My Computer suffer from terminal blandness at Barfly

Review by Heather Metherell

My Computer, Barfly, Camden

I'VE always been a bit wary of bands that rely heavily on synthesisers and pre-recorded material, especially when playing live. Luckily, in the past, I've been pleasantly surprised by dance acts such as Groove Armada, who successfully combined the live and recorded components of their music to create an exciting live experience. The same could not be said of My Computer, at their gig on November 12.

There's no doubt that these musicians take their material seriously. Their album is a carefully considered, perhaps over-worked, attempt to push musical boundaries.

Unfortunately, it turns out more like a hotchpotch of musical styles, glued together by ridiculous amounts of vocal synthesis. It's not easy listening when you're sitting in the comfort of your own home, with easy access to the skip button, but when you've stood through an hour and a half of boring support acts; it really does grate on your nerves.

Despite this, it seems they have a healthy fan base, and the tiny venue, above The Monarch pub in Camden, was packed by the time the band arrived on stage.

Just like their music, they're a mixed lot, looking rather like a bunch of scientists with a token boy band member thrown in for good measure. There was an overwhelming amount of computer equipment on stage, and the band members picked their way across the maze of synthesisers to take their seats, before beginning 'All I Ever Really Wanted Was a Good Time', the first track from their debut album, Vulnerabilia.

There was something faintly amusing about watching the group looking serious and theatrical while punching at their keyboards with two fingers. The overuse of vocal synthesis in all of the tracks makes for a boring live performance, particularly as, much of the time, the lead vocalist is waiting for his synthesised equivalent to shut up so he could start singing.

The title track, Vulnerabilia, went down particularly well. This is probably the most commercial sounding track from the album and it got the crowd dancing and moving about. It has an upbeat feel and a pleasant guitar loop, although the lyrics are typically gloomy.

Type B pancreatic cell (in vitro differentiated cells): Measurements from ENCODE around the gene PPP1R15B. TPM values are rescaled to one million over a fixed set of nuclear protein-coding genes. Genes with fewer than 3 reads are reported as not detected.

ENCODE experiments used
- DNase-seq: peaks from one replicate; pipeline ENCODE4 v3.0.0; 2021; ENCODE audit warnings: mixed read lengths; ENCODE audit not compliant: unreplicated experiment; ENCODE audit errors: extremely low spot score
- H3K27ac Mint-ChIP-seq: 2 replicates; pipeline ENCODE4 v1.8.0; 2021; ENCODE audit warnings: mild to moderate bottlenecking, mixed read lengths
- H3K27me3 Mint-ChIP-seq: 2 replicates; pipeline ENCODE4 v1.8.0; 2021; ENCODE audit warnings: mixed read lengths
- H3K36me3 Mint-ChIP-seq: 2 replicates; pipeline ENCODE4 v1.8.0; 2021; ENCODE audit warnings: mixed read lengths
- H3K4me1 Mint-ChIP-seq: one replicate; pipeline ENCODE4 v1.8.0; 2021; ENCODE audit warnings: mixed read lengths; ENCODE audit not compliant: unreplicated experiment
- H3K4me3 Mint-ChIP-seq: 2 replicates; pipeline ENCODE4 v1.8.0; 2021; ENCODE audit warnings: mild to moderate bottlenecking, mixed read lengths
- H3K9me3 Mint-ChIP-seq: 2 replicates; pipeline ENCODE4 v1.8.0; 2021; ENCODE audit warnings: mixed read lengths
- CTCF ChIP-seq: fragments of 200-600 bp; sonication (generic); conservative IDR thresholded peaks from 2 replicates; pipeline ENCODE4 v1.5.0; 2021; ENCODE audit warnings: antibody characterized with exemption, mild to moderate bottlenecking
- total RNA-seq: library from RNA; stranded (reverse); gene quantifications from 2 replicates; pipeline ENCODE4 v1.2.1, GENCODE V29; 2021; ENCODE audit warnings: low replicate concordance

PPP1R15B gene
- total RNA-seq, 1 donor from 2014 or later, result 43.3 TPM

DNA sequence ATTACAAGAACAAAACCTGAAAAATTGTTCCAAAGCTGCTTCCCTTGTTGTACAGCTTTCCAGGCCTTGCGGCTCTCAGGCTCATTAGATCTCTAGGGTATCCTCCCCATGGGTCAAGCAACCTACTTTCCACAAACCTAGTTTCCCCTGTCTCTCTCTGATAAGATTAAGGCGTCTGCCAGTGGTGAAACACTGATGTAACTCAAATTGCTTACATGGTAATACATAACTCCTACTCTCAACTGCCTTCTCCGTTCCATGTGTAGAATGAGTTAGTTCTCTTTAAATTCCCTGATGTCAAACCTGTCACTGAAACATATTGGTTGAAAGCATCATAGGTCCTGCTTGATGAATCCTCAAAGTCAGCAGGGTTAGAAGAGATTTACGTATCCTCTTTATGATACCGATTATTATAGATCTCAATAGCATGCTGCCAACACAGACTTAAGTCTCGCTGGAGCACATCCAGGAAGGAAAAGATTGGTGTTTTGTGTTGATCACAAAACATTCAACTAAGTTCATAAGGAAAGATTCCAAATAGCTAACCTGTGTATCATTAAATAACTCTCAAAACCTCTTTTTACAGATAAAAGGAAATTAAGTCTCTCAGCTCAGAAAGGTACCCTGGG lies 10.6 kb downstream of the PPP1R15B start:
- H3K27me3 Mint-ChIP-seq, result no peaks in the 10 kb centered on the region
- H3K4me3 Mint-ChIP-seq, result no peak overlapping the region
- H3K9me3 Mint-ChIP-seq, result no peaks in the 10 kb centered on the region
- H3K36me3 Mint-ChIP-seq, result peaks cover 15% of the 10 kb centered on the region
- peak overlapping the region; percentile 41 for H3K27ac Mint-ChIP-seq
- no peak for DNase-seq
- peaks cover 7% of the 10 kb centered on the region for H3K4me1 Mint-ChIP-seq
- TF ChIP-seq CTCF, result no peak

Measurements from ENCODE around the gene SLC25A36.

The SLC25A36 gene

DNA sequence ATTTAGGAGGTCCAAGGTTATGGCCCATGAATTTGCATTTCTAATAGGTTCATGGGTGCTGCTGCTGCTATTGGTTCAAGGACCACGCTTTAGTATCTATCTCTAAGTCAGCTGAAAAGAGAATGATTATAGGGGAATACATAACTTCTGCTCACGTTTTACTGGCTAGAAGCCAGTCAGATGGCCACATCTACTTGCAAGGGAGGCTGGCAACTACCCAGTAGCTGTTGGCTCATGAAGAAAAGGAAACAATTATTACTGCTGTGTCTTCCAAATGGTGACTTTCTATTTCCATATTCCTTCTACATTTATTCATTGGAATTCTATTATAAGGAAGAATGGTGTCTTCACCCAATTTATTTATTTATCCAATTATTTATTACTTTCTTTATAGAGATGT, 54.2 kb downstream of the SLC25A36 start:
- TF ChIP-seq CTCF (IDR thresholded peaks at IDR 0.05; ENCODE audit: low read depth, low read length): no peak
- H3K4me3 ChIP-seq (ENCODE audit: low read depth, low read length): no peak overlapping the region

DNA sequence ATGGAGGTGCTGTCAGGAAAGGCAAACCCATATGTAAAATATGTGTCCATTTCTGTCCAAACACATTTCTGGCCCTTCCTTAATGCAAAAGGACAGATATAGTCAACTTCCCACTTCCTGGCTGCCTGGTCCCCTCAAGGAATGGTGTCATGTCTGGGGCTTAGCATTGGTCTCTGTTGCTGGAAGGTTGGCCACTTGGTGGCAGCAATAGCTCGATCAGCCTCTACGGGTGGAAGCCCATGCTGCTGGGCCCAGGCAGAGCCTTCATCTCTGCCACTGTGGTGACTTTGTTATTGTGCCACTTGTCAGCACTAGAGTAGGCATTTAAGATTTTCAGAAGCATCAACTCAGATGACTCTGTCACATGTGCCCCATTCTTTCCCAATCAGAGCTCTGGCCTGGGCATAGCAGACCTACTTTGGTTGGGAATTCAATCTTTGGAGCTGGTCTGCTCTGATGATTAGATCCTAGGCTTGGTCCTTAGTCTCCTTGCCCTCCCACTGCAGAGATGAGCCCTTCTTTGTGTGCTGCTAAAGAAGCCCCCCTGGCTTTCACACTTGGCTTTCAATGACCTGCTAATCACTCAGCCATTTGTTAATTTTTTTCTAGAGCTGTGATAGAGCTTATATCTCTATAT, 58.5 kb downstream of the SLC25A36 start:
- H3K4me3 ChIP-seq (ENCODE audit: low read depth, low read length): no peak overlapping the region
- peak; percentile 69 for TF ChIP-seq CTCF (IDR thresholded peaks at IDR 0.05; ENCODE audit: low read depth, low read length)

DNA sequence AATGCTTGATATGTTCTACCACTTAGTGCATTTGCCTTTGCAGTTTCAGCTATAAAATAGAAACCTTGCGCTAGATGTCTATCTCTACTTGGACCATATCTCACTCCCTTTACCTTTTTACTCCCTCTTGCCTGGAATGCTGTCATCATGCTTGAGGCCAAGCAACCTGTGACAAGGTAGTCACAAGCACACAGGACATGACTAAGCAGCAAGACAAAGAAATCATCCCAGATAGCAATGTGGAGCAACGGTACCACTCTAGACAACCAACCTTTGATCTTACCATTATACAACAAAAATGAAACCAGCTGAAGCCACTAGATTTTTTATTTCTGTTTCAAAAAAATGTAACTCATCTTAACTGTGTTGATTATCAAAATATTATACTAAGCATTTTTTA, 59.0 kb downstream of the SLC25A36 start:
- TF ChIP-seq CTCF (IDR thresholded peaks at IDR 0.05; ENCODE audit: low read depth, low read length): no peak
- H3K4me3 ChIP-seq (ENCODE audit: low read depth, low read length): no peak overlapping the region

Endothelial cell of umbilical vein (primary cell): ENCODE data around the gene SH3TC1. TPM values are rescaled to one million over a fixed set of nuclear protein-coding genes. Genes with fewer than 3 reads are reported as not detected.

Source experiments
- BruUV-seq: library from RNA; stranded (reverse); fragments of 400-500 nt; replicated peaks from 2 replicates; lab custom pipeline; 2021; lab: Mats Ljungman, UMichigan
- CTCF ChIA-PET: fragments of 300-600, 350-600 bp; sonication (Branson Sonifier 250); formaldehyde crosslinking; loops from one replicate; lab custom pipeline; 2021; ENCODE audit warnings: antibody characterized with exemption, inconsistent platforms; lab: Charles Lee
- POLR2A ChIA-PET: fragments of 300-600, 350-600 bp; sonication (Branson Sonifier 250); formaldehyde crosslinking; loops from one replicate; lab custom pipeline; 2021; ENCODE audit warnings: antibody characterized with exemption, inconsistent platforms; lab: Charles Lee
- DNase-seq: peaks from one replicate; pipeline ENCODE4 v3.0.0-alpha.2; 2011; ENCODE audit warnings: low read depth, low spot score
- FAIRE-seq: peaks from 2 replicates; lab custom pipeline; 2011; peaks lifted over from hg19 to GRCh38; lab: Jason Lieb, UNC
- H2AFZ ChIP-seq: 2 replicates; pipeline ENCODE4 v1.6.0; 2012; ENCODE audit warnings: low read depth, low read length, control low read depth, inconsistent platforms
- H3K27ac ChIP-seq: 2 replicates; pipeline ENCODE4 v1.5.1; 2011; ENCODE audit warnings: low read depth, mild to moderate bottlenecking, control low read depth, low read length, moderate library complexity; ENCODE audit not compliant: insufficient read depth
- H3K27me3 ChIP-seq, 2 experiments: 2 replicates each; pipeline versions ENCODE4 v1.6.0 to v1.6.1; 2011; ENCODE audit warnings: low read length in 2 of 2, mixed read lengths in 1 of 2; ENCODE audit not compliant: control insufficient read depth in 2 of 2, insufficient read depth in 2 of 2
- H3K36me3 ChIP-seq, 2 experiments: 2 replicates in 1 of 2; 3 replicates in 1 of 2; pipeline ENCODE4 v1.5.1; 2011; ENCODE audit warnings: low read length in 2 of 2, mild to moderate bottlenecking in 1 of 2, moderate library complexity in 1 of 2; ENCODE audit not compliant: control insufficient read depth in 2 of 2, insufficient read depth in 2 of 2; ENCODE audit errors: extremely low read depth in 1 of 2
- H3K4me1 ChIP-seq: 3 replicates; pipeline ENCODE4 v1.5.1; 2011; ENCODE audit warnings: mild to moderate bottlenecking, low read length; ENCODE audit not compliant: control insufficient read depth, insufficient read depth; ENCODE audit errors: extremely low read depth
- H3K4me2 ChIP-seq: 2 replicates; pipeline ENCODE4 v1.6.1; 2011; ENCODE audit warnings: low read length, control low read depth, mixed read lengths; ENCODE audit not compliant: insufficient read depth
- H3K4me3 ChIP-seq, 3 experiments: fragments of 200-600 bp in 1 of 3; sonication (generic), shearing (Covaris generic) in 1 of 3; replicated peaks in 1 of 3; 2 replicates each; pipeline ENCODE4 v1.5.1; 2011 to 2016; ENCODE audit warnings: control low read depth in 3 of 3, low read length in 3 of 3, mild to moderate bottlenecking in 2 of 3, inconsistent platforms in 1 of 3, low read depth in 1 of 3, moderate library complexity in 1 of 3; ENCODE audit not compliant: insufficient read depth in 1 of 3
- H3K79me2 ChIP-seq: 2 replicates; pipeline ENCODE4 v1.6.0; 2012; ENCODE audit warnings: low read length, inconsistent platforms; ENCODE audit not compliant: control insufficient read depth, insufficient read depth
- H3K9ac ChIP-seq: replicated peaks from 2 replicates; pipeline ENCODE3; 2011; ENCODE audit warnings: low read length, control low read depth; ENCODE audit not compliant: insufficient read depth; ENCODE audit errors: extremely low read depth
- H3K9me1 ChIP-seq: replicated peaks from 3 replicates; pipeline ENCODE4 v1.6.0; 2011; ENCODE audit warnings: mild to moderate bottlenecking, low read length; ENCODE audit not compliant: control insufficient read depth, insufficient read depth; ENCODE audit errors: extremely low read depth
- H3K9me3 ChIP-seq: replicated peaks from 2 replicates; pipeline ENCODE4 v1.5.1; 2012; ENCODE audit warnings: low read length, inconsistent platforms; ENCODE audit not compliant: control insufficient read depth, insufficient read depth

The track that really stands out, as the low point of the evening, was Magic Flat, with its silly lyrics, such as 'magic bus, magic bus please come for us', cheesy dance beat and more vocoder than even Cher could handle.

More than anything, I felt that this band were taking themselves too seriously. There is a lot of musical talent and knowledge involved in creating an album with so many different musical styles, but there is nothing more irritating than a musician who looks like the last place they want to be is on stage, playing for their fans.

I admire My Computer for trying something different, and their album, Vulnerabilia, certainly doesn't shy away from experimentation.

That said, they need to work on finding a way to interpret their sound live. Perhaps they need to assess exactly where they are going with their music before they can do this; as things stands, it's a safer bet to stick to the CD.

RELATED LINKS: Click here for the band's official website...
Click here for the 13 Amp website...

Click here for Indielondon's verdict on the debut album...